University holds off on staff program for monitoring campus “disturbances”
September 1, 2020
Students returning to campus for the semester have been raising their voices about the current political climate by protesting racial injustice in the country, including a well-attended protest Friday night at Alma Mater.
If a University program had gone through, it’s possible these protests would’ve been overseen by a staff made up of Student Affairs professionals.
On July 31, Student Affairs sent out an email about a new volunteer program they had created to help “monitor disturbances on campus.” The volunteer staff would be trained to deescalate potential conflict on campus with potential support from the University of Illinois Police Department if anything illegal were to happen.
Staff on the “‘I’ Team” could attend things like “protests/demonstrations at the Alma Mater, controversial speakers, candlelight vigils, the Homecoming parade or large-scale campus events,” wrote Stephen Bryan, associate vice chancellor and dean of students, in an email. “The University of Illinois ‘I’ Team will be a cadre of staff volunteers who will attend student events on campus that have the potential for being disruptive, interrupted or lead to conflict between parties.”
The email was leaked on social media and was met with a backlash from students who believed that this team was unprecedented and would not help in the long run.
“At first I thought it was a joke,” said Gia Banks, a sophomore in DGS. “I thought it was something one of the troll pages had made, but when I found out it was real I thought that was really sickening because why do you need people to be at our events watching us for whatever activities we decide to do. I believe the school really doesn’t care too much about how the students feel about the events that are happening right now, and they care more about the image that they want to keep up.”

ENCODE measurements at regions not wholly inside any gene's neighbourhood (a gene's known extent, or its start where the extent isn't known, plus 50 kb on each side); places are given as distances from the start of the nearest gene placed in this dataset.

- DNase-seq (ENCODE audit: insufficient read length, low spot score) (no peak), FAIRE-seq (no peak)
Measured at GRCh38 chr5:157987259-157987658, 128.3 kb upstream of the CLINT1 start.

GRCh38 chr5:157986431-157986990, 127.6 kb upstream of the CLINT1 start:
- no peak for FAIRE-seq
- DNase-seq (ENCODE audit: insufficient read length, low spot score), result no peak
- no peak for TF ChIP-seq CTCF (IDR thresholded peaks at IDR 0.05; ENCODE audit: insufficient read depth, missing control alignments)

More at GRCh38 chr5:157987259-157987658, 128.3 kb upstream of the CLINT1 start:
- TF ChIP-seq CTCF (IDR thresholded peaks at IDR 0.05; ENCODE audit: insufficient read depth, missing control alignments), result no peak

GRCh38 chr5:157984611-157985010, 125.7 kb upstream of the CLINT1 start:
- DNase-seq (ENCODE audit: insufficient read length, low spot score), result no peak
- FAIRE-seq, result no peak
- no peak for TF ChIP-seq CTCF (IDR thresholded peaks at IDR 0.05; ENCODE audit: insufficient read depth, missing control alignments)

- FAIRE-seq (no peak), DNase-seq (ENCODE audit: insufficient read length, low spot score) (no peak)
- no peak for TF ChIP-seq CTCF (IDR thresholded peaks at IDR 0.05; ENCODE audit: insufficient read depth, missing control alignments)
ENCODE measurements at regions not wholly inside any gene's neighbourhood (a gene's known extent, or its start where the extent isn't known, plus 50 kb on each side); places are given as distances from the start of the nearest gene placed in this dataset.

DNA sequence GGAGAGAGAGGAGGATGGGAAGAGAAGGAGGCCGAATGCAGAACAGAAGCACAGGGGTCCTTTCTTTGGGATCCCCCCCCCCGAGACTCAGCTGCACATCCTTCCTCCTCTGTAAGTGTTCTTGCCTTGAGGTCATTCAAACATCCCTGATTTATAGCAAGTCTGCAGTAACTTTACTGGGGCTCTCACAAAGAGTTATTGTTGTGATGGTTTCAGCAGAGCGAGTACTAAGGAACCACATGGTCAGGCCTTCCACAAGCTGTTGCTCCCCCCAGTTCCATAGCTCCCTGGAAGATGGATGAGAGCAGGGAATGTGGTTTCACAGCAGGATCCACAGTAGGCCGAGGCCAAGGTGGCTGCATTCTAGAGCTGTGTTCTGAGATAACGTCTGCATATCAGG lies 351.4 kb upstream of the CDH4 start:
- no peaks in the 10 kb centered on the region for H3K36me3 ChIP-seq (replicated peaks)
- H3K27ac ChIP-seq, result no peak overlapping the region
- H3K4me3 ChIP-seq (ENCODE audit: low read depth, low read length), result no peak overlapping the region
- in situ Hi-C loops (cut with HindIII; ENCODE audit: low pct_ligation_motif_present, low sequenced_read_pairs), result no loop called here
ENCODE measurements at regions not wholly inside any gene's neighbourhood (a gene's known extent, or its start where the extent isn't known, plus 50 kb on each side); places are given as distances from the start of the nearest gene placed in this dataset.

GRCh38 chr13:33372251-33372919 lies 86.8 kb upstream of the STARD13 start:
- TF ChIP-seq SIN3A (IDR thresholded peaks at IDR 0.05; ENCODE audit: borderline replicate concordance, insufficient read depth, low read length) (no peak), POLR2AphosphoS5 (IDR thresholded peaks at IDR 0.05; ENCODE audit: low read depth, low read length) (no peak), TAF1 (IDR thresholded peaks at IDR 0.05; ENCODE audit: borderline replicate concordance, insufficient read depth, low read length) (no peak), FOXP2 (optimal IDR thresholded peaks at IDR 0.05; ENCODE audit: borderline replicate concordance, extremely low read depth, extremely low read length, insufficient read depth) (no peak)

Several students demanded that this team be abolished due to the potential danger it could cause for individuals on campus as well as how it will not help the decrease in gatherings on campus.
“If the team actually does come in, you can’t beat fire with fire, and if the ‘I’ Team were to be installed, it’s not going to do anything,” said Alex Bravo, a senior in FAA. “If anything, it’s going to make things worse. Actually, it’s going to actively make things worse because activists are not going to be silenced.”
The team would be trained on how to approach disturbances on campus and deescalate conflict so that event organizers can continue to have a voice. If illegal activity were to take place, the team can contact UIPD.
The communication between the ‘I’ Team and UIPD created additional questions from the public, in light of recent political discussions around policing.
“There is a lot of tension between people and their opinions and their feelings toward police, and now that the police will be the ones that the school is reporting to, I just don’t feel like it’s a good idea,” Banks said. “There’s already a lot of tension with police, so this is going to just be an added layer of a conflict.”
Due to the large response on social media, the Student Affairs department sent out another email discussing the future of the ‘I’ Team.
“In order to better inform the campus community about the team and solicit more feedback on its design and implementation, the initial rollout of the ‘I’ Team is on hold,” Bryan said. “We’ll use the fall semester to reach out to diverse constituencies on campus to have their voices heard about the envisioned ‘I’ Team, using that feedback to guide us in its possible future implementation.”